Wednesday, February 27, 2013

When Bad Things Happen to Good J.B.: Theology as a Circus at ISU

Archibald MacLeish's J.B., a reworking of the Job story in the Bible, was all the rage back in 1959. Its inaugural Broadway production earned the Tony Award for Best Play, and the play itself took the Pulitzer Prize for Drama as well as a gushing piece called "The Birth of a Classic" from The Saturday Review's poetry editor John Ciardi. J.B. was "not only an intrinsically great play," wrote Ciardi, but one that set "the model from which great poetic drama may hope to flow in our times."

Pretty heady stuff for a verse drama about Job set in a lowly circus, with God represented by a balloon seller and Satan by a popcorn peddler.

So how well does J.B. survive for our times? There's certainly still plenty of suffering to go around, and plenty of people wondering what faith is for if you're just going to suffer, anyway. J.B. doesn't necessarily provide the answers, or even redemption for poor Job, but it does offer a chance to discuss how limited some of the options are.

Under the direction of Matthew Scott Campbell for Illinois State University, MacLeish's J.B. certainly looks great. Megan J. Lane's big-top set is beautiful as well as mysterious and a little scary, and Lauren M. Lowell's costumes provide an excellent match. The motley coats, steampunk personifications of History, Religion and Science, and the White Clown's entire outfit are especially impressive. Harrison Hohnholt's lighting design helps define good and evil, and the grand masks and one creepy puppet created by Brittany Powers, Mary Rose and Mark Spain also add to the atmosphere and tableau.

The set for J.B. designed by Megan J. Lane.
Actors Andrew Rogalny and Matthew Hallahan are as grand and crafty as they need to be to play God and Satan, respectively, and Tommy Malouf does both the slick-and-prosperous and miserable-wretch sides of Job quite well, while Audra Ferguson is sympathetic as Job's equally put-upon wife. Martin Hanna, Alex Kostner and Sara Shifflet make the trio of "comforters" dark and dangerous, with Hanna and David Zallis also coming up strong as various messengers of bad news.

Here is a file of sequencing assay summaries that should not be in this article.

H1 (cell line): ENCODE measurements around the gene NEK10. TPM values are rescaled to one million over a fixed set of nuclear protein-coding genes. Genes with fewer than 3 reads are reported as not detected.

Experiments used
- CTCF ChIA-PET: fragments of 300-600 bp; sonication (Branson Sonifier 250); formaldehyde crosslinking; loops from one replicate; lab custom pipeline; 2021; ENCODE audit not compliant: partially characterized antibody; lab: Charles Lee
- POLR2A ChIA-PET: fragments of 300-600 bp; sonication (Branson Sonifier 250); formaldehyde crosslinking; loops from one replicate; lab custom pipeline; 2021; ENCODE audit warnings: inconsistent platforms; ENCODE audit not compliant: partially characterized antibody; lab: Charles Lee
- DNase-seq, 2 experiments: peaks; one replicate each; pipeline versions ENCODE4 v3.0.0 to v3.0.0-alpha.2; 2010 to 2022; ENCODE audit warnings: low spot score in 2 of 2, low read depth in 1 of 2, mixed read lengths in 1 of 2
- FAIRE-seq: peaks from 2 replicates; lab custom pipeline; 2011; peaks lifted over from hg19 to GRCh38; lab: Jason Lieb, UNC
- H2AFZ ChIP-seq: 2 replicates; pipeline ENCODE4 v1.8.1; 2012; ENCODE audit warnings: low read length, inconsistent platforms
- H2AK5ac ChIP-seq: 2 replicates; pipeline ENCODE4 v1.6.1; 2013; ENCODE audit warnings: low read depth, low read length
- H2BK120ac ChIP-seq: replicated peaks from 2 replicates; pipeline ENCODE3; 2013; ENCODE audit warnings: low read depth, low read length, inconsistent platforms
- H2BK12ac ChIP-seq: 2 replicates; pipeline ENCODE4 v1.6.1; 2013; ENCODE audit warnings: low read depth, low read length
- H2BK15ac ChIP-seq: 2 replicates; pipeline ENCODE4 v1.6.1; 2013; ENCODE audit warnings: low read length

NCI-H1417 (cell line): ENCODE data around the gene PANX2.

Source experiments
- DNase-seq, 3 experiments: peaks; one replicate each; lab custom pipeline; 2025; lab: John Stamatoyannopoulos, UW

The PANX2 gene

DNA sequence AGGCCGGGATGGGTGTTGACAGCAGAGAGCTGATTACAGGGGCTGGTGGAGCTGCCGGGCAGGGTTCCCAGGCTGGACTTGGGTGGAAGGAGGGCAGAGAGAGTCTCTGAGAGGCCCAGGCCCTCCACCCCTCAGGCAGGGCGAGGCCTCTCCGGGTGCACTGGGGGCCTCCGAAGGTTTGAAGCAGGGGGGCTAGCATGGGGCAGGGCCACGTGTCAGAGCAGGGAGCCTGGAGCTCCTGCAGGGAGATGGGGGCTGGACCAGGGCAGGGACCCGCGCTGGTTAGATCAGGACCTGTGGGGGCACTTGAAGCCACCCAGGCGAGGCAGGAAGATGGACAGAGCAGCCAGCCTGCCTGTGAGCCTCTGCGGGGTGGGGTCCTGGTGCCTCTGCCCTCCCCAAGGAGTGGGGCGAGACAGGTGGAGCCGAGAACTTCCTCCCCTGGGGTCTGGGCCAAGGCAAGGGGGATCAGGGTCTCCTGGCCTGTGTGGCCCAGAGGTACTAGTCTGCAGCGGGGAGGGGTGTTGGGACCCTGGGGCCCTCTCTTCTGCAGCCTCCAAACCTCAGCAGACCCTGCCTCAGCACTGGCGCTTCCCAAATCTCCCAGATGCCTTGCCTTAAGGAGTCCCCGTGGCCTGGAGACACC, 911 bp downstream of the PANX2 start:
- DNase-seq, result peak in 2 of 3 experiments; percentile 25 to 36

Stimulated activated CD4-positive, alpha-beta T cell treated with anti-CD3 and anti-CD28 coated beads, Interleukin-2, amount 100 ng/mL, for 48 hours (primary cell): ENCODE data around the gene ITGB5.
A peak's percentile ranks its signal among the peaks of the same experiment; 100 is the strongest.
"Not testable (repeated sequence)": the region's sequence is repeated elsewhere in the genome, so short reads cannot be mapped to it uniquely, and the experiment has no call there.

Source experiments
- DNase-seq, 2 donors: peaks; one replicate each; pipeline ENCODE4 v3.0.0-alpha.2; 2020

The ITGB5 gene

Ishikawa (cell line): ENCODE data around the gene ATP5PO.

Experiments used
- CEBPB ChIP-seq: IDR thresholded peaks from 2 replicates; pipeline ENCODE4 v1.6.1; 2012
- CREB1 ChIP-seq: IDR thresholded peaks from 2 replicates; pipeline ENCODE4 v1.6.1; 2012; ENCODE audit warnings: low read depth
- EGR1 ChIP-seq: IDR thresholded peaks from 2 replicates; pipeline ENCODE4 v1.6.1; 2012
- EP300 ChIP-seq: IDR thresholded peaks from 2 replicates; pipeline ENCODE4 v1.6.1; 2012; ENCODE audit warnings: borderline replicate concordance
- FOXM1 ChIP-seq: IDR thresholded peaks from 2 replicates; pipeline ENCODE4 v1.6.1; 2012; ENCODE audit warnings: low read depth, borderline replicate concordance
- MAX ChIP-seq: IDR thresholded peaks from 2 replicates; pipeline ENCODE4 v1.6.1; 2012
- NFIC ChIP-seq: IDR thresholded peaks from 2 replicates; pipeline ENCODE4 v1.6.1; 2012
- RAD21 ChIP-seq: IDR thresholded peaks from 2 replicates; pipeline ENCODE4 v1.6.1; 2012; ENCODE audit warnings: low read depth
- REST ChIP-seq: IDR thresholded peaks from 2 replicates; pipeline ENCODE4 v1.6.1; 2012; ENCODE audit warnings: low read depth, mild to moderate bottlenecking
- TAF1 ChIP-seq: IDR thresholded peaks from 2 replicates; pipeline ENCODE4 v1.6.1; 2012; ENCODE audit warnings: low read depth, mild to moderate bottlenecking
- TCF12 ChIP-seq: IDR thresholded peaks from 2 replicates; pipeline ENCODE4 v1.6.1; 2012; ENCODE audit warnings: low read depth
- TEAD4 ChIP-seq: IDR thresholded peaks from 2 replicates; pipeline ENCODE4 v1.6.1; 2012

The White Clown is director Campbell's own addition to MacLeish's circus world -- the character is more of a Charon than a Bozo -- and Christopher Bryant gives the role a definite sense of presence as well as adding meaning to the action without saying a word. His final stage picture is especially strong.

Visually, this J.B. definitely works, with enough tricks and acrobatics to keep it engaging.

But the script... MacLeish's words are not the most accessible, and Ciardi's assessment that J.B. is one from whom all verse drama thereafter flows is not really supported in performance. In the end, the squabble between Satan and God, with Job getting in a few licks at the end, too, seems peevish and overwrought more than profound. Is God good? Is good God? Is love really the answer? I dunno.

by Archibald MacLeish

The School of Theatre and Dance at Illinois State University
Westhoff Theatre

Director: Matthew Scott Campbell
Scenic Designer: Megan J. Lane
Costume Designer: Lauren M. Lowell
Lighting Designer: Harrison Hohnholt
Voice and Text Director: Connie de Veer
Prop Master: Katie McCasland
Stage Manager: Gianna Consalvo

Cast: Julia Besch, Colleen Besler, Hannah Brown, Christopher Bryant, Eddie Curley, Audra Ferguson, Matt Hallahan, Martin Hanna, Tommy Malouf, James Keating, Alex Kostner, Mary Leake, Patrick O'Gara, Joshua Pennington, Andrew Rogalny, Sara Shifflet, Chana Wilczynski. Taylor Wisham and David Zallis.

Remaining Performances: February 27-28 and March 1-2 at 7:30 pm

Running time: 2:10, including one 15-minute intermission

For ticket information, click here.


  1. Thanks. Fixed it. And added extra Hohnholt content to make up for the error.